No, no, get a grip, Isabel. It’s Avogadro’s number, and I haven’t thought much about it since I first encountered it in high-school Chemistry class, lo, these 50 years ago now. Nor did I know much about it even back in the day.
I never knew, for example, that Avogadro was an Italian lawyer’s last name, or if I did know, it did not stick.
Likewise, I never knew that the number was not determined by Amadeo Avogadro (which sounds much cooler in Italian than in English). No, after Avogadro’s other number came up in 1856, Avogadro’s number as we know it (or as we don’t) was determined by some other guys:
- Josef Loschmidt, an Austrian high-school teacher who is credited as being the first person to estimate the number of particles in a given quantity of matter, in 1865 (presumably the first to estimate this number with precision more exacting than “a whole bunch”)
- Jean Baptiste Perrin, a French physicist who coined the term and reported an estimate of it in 1909 based on his work on Brownian motion, the discovery of which in 1827 by Robert Brown, a Scottish botanist, had demonstrated the active nature of molecules
It’s sort of cool, I think, that this story includes so many nationalities — Italian, Austrian, French, Scottish — and so many unchemical occupations — lawyer, teacher, physicist, botanist. It’s at once largely incomprehensible and amazingly inclusive. And it’s cool that even 50 years after your death someone might name something both fundamental and lasting after you (but not, apparently, 50 years after your high-school graduation).
But what is that something, you ask? For any others who’ve forgotten or never knew their high-school chemistry, here’s Wiki’s take on it:
The Avogadro constant (NA or L) is the proportionality factor that relates the number of constituent particles (usually molecules, atoms or ions) in a sample with the amount of substance in that sample. Its SI unit is the reciprocal mole, and it is defined as NA = 6.02214076í—1023 molâˆ’1. . . The numeric value of the Avogadro constant expressed in reciprocal mole, a dimensionless number, is called the Avogadro number, sometimes denoted N or N0, which is thus the number of particles that are contained in one mole, exactly 6.02214076í—1023.
All right then. Not having day-to-day familiarity with proportionality factors or dimensionless numbers, and although I would not heretofore have said that they are a model of accessibility, I even prefer how Scientific American explains it . . .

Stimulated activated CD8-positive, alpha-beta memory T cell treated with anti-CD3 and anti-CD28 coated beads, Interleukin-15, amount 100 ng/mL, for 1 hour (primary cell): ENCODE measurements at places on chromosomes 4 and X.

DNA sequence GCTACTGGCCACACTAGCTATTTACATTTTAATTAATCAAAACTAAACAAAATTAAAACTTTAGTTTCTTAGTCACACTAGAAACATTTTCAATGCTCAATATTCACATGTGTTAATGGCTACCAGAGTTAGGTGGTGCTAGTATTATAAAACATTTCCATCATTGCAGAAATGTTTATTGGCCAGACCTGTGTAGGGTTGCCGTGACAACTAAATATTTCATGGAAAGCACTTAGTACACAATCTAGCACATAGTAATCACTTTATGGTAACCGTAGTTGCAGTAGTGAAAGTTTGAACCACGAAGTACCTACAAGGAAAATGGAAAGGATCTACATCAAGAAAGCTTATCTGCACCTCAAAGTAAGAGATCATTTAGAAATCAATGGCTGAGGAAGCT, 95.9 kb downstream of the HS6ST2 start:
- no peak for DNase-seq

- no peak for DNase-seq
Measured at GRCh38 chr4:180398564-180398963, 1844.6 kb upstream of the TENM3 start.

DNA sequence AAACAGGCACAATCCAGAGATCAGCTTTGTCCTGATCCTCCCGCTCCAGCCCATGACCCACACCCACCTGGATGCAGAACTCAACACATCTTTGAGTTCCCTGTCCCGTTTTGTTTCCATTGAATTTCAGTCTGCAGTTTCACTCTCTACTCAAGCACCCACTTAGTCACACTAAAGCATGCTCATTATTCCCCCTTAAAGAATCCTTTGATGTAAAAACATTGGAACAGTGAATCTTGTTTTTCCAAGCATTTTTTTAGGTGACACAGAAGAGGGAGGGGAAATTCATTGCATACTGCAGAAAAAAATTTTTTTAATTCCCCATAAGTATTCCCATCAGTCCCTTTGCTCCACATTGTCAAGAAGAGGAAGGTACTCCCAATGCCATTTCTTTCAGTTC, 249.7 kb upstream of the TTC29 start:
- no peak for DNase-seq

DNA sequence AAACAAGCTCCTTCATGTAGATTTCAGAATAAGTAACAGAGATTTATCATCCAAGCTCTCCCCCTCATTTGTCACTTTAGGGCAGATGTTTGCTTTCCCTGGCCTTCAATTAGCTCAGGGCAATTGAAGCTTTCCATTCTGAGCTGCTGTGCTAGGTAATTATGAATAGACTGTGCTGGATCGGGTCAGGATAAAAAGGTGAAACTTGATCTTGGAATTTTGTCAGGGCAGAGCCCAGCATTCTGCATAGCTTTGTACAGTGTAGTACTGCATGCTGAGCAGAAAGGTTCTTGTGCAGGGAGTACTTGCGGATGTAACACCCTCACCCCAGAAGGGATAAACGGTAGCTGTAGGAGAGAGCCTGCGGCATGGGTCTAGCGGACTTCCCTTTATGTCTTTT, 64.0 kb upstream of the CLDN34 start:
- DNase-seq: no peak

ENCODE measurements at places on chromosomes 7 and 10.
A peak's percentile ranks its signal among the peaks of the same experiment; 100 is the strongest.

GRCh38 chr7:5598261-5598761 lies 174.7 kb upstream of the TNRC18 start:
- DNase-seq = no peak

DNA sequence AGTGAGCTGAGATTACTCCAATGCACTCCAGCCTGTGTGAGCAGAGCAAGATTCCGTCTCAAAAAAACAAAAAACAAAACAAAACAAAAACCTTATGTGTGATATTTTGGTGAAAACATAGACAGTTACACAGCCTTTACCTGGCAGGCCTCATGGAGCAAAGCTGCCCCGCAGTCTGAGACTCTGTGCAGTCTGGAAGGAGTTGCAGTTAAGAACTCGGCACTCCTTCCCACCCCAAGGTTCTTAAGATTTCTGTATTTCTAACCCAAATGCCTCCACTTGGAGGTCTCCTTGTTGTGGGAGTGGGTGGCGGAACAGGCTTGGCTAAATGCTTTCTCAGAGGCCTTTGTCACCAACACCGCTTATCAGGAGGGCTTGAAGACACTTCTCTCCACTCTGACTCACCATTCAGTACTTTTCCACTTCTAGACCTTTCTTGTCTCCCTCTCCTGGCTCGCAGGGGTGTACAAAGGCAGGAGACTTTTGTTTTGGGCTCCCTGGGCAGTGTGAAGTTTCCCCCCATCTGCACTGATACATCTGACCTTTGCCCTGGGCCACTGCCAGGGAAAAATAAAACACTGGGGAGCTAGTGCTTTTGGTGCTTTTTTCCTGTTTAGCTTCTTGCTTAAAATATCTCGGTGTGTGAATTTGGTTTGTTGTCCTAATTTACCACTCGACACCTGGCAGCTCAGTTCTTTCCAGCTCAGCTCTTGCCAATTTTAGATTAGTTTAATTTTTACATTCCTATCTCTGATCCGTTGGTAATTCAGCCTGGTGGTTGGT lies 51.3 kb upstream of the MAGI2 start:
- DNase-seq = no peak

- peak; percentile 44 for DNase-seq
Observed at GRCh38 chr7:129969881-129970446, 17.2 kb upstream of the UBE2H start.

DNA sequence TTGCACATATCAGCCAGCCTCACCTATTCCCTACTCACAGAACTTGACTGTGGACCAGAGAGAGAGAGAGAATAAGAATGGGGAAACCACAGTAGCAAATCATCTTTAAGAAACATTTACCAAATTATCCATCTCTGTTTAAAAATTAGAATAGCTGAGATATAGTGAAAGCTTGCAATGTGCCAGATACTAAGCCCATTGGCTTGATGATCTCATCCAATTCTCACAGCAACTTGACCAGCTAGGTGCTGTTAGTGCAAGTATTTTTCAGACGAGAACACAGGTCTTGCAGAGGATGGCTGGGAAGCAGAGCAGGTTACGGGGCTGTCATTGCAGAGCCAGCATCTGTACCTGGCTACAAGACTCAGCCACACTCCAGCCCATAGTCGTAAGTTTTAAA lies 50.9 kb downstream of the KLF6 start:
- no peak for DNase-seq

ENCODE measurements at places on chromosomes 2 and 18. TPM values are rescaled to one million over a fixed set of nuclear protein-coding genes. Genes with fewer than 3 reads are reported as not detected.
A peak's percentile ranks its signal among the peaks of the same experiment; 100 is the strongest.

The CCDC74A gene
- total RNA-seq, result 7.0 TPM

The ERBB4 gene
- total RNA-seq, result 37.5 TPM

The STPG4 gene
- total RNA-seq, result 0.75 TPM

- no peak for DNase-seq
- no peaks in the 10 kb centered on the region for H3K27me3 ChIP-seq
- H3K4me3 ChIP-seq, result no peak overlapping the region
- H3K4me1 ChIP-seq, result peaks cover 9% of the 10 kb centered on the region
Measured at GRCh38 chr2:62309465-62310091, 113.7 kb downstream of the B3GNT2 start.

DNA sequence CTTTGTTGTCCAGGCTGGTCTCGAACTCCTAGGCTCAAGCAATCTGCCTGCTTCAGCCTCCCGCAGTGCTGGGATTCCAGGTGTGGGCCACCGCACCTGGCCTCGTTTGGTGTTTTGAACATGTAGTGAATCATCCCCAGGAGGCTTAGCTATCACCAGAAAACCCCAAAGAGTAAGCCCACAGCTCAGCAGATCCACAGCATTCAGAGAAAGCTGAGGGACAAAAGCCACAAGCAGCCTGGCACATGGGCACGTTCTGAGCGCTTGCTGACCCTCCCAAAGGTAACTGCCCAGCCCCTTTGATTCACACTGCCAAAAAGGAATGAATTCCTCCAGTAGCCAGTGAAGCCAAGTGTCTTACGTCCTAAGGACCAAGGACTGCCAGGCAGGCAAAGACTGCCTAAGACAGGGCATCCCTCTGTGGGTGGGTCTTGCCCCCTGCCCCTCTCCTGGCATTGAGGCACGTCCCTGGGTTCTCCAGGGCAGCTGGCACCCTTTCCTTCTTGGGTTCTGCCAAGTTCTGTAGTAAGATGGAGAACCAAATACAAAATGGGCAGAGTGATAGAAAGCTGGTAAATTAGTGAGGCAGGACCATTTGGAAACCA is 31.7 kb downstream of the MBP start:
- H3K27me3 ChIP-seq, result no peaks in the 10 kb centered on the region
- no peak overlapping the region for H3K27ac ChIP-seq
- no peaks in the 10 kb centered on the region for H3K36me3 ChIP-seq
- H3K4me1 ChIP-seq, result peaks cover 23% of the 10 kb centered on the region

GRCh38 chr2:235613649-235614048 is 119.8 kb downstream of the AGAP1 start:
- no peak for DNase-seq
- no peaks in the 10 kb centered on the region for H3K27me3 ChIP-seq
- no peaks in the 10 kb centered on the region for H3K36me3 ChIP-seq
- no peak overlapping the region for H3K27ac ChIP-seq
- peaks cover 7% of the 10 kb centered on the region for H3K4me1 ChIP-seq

. . . the number of particles in a unit known as a mole . . .
although I never actually got that whole(y)/holy mole(y) thing, either.
Really, I prefer-er how William McGuire Bryson explains it . . .
. . . the number of molecules found
in 2.016 grams of hydrogen gas
or an equal volume of any other gas . . .
although I get confused when we jump from units of weight to talk of volume.
Bryson gives the actual Avogadro number (6.0221367 x 1023) (and no, Bryson’s number and Wiki’s do not match and I have no idea why not), and then he notes that it’s a Big Number. But — and here, finally, is the payoff — if you, like me, have little intuitive feel for just How Big once you get past, oh, 103, Bryson has help.
Chemistry students have long amused themselves
by computing just how large a number it is,
so I can report that it is equivalent
to the number of popcorn kernels
[Ed.’s question: Popped or unpopped kernels?]
needed to cover the United States to a depth of nine miles
[Ed.’s admission: OK, at 9 miles it likely doesn’t matter.],
or cupfuls of water in the Pacific ocean,
or soft drink cans that would, evenly stacked,
cover the Earth to a depth of 200 miles.
An equivalent number of American pennies
would be enough to make every person on Earth
a dollar trillionaire.
[Ed’s question: Are there persons elsewhere?]
It is a big number.
– A Short History of Nearly Everything
Indeed it is. I don’t know about you, but I was not amusing myself in Chemistry class by doing any of these calculations, although amusement I surely and sorely needed. Where was Bill Bryson then? I don’t know, but I’m glad he’s here now.